Are you going crazy listening to your pet dog bite their tail or the base of their tail all night? If the noise or action makes you uncomfortable, imagine what your canine fellow must be going through. Since they can’t talk, you need to be able to understand their feelings in an intelligible way. You might get a little frustrated about their tail biting behavior, but this behavior could signal several other potential conditions your pup might be suffering from.
Why is My Dog Biting Their Tail?
Although it’s common for your pet dog to show scratching, chewing, and licking behavior, sometimes the reason behind these habits can be causing them much more harm than you realize. If a canine spends too much time licking or biting at themselves, they can create open wounds or sores, which can get infected. Therefore, you need to look for the causes of tail chewing in dogs – especially in your dog.
Some of the common causes are:
- Parasites, such as worms, ticks, and fleas
- Skin allergies – which may be an effect of environmental changes (changes in your home that are affecting your pup)
- Food allergies (to their current food or changes to their current
- Hotspots and other infections
- A sudden injury that you’re not aware of
- Impacted anal glands
To help any pet parents better understand how these issues may affect their canine companion, we’ve expanded each condition below to give you a more elaborate explanation of why your dog might be biting their tail:
Why Your Dog is Biting Their Tail
Parasites: worms, ticks, and fleas
Parasites are a common seasonal ailment for dogs. You have likely seen your canine scratch at a particular spot, and fleas were bouncing around when you wanted to see what’s going on! It’s not that tough to get over these parasites with proper grooming, regular baths using medicated dog shampoo, and a visit to the vet for the right medication.
Nothing is surprising about these parasites dwelling on your canine’s tail, making them scratch or bite at it repeatedly. But, ultimately, it’s the itchiness that causes excessive chewing of the tail. This even leads to whining behavior.
Allergies in dogs are pretty common. From food to environmental allergies, numerous things can cause an allergic reaction in your pup. If you believe an environmental issue may cause your dog’s tail to chew, look around you. Do you use any household chemicals? Is there any mold in your home? Have you noticed your dog itching or sneezing while they’re playing outside?
Any of these things could be what’s causing the environmental allergen in your canine, leading to the tail-biting behavior you’re observing. To test this, your vet may carry out an allergy test to see what your dog is suffering from, but you can also try and figure it out at home if the allergy doesn’t seem too severe. Consider any changes you’ve made to your dog’s environment, and note the locations in your home where you catch them licking or biting at themselves.
Between the ages of 3 months to 6 years, your dog is more likely to chew at this tail, but it is an activity they can grow out of. Puppies are more prone to this behavior because they explore the world with their mouths. If you have puppies at home, ensure they are not allergic to the products you use on their skin. Sometimes that can be why their skin becomes inflamed and irritated, leading them to bite their tail to ease their discomfort.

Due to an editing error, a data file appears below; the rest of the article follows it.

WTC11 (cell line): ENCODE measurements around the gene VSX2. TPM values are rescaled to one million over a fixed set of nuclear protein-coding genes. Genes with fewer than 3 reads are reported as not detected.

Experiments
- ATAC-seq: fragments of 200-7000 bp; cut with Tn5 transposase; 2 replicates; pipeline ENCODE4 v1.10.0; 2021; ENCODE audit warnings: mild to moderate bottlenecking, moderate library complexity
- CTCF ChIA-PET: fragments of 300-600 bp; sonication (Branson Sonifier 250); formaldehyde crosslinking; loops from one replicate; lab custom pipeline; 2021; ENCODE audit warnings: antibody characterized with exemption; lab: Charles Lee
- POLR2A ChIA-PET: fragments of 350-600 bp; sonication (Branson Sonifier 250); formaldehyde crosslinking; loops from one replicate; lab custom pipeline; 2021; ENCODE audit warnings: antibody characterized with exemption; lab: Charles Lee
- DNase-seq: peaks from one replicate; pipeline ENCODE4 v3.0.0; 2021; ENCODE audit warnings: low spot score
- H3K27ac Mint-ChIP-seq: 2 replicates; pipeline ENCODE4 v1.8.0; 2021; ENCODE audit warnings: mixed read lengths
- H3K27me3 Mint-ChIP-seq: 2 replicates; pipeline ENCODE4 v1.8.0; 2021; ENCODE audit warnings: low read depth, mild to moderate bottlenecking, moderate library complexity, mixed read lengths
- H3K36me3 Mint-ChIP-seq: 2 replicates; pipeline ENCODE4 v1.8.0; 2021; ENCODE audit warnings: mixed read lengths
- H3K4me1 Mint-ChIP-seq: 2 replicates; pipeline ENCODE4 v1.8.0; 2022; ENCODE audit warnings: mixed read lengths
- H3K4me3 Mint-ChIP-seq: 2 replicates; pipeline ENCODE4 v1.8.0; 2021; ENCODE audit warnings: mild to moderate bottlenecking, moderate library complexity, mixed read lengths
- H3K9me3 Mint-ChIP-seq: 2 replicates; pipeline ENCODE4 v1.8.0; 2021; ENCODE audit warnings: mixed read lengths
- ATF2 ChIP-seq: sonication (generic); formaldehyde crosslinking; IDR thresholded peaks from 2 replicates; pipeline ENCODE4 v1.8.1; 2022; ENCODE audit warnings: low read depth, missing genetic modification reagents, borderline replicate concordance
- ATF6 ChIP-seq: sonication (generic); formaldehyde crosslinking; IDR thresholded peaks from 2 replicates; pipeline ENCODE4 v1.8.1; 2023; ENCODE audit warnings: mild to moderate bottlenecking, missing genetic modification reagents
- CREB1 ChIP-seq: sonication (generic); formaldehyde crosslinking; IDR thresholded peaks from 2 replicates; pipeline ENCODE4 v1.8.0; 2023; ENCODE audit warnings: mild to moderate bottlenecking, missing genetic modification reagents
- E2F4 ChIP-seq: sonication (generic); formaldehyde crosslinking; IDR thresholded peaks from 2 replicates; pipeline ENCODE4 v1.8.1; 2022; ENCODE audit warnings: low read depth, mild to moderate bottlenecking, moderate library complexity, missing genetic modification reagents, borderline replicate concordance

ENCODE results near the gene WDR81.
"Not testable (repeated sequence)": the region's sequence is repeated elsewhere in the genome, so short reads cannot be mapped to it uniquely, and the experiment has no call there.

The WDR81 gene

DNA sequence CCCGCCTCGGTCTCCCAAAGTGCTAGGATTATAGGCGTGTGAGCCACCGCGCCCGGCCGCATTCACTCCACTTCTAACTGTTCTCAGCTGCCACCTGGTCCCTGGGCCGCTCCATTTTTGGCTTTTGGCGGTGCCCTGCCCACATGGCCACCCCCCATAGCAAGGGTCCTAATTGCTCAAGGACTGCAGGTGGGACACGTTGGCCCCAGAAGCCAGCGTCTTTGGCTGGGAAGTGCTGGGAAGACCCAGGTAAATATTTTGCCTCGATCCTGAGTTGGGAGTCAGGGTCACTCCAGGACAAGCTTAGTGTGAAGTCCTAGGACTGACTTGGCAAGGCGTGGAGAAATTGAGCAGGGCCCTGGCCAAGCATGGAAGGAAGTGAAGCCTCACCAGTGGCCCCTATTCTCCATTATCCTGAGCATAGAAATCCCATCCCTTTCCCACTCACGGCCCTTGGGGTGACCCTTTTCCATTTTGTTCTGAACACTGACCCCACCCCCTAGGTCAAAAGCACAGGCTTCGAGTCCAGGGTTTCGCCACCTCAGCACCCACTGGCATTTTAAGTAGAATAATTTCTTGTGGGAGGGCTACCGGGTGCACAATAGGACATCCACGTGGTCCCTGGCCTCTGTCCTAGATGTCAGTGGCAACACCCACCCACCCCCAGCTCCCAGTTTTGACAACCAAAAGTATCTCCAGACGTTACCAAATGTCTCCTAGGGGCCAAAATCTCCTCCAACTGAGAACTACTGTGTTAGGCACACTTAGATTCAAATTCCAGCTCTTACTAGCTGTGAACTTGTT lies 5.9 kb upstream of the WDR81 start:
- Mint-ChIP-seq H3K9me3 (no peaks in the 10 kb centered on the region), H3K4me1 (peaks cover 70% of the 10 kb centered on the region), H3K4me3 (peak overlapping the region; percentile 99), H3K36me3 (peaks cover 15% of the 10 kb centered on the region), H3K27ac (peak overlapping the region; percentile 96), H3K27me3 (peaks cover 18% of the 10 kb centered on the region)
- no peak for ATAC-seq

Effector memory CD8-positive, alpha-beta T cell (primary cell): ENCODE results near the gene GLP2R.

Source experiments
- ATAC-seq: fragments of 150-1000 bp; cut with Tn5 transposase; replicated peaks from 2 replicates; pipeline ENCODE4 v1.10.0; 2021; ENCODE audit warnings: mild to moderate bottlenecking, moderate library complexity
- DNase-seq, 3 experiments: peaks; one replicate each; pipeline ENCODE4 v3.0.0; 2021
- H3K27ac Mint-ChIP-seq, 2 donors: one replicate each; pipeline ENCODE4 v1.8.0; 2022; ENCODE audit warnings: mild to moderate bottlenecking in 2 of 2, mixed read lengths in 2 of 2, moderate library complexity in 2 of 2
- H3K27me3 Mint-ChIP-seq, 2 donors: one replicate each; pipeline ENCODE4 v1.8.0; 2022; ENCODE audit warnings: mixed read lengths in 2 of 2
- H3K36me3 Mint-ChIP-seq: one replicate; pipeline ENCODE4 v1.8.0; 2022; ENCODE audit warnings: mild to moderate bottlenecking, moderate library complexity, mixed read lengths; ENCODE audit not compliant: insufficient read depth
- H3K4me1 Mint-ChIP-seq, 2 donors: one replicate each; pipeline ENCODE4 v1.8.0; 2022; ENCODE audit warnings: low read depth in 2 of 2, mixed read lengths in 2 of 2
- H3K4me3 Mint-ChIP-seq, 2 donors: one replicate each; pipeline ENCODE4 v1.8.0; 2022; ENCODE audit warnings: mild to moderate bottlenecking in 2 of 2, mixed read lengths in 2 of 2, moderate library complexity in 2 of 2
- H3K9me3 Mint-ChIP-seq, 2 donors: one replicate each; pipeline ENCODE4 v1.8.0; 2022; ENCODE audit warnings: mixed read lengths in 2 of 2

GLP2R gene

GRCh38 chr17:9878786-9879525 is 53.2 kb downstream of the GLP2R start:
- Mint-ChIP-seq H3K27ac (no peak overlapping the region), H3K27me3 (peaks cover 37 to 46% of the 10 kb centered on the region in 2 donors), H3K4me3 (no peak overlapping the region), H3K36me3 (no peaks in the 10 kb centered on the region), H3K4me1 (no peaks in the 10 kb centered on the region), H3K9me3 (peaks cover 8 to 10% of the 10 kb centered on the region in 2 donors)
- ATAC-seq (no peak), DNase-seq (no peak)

Stress and anxiety
Dogs can easily become stressed, and it’s not uncommon for a stressed dog to experience anxiety. It could be due to separation anxiety, which can occur when their pet parent leaves for work. As a result, they might start showing destructive behavior following long periods spent on their own without any company or mental stimulation. These episodes of separation anxiety may lead to self-stimulating behavior such as licking or biting on their tail out of stress.
While the destructive behavior is completely unacceptable in a trained dog, you should do everything you can to ensure that the chewing behavior is not encouraged. For example, take your dog on more walks, play with them more, and don’t leave them alone all day. This way, you and your pup get a light workout and can occupy your canine, too.
Food allergies are different, and some symptoms can be extremely difficult to spot. When it comes to fleas and skin allergies, you may notice rashes, red bumps, itching, and other factors that give away the problem. However, depending on the severity, food allergies can be a little sneakier.
Your dog isn’t going to be sneezing as they would with pollen, and nothing is jumping off of them like when they have a flea infestation. For food allergies, they can be severe – showing up as vomiting, wheezing, lethargy, and excessive itching/biting – or milder. Milder allergies may only make your dog a little bloated, give them a bout of diarrhea, or cause them to scratch or chew at their skin more than usual.
The downside here is that chewing can become compulsive, which leads to missing patches of fur and irritated skin. You might not even realize that your dog’s food is causing the issue because they always eat the same product. The problem is when the company changes the ingredients or your pup has always been allergic, and you didn’t know.
If you think your canine is suffering from a food allergy, your vet might recommend that you switch to a hypoallergenic food brand. These can be more expensive, but they will help determine if the food is the issue. For example, if the tail-biting in your dog stops after changing their diet, it means that they were suffering from an allergy to something in their old dog food.
Canine Hot Spots, also known as acute moist dermatitis, are inflamed places on your dog’s skin and can be irritated by chewing or scratching. This often causes the inflamed area to become a skin lesion, which may get infected. Hot spots are likely to develop on your dog’s body surface, with the tail being one of the easiest targets for hot spots to appear.
Your pet may repeatedly scratch, bite, and chew their tail until they have an open wound. Typically, hot spots manifest in warm and moist conditions, where your dog is more susceptible to infections.
Impacted anal glands
As a dog parent, you should know that your dog’s anal glands are very important for their overall health and a useful social tool. Their anal glands help them socialize with other dogs and get to know them. They also use anal glands to recognize dogs, which is why dogs sniff each other’s rear ends.
When we humans meet, we shake hands, hug, or greet each other in other ways. But dogs secrete a fluid from their anal glands for other dogs to smell and use to recognize them or become familiar with them so that they can be friends.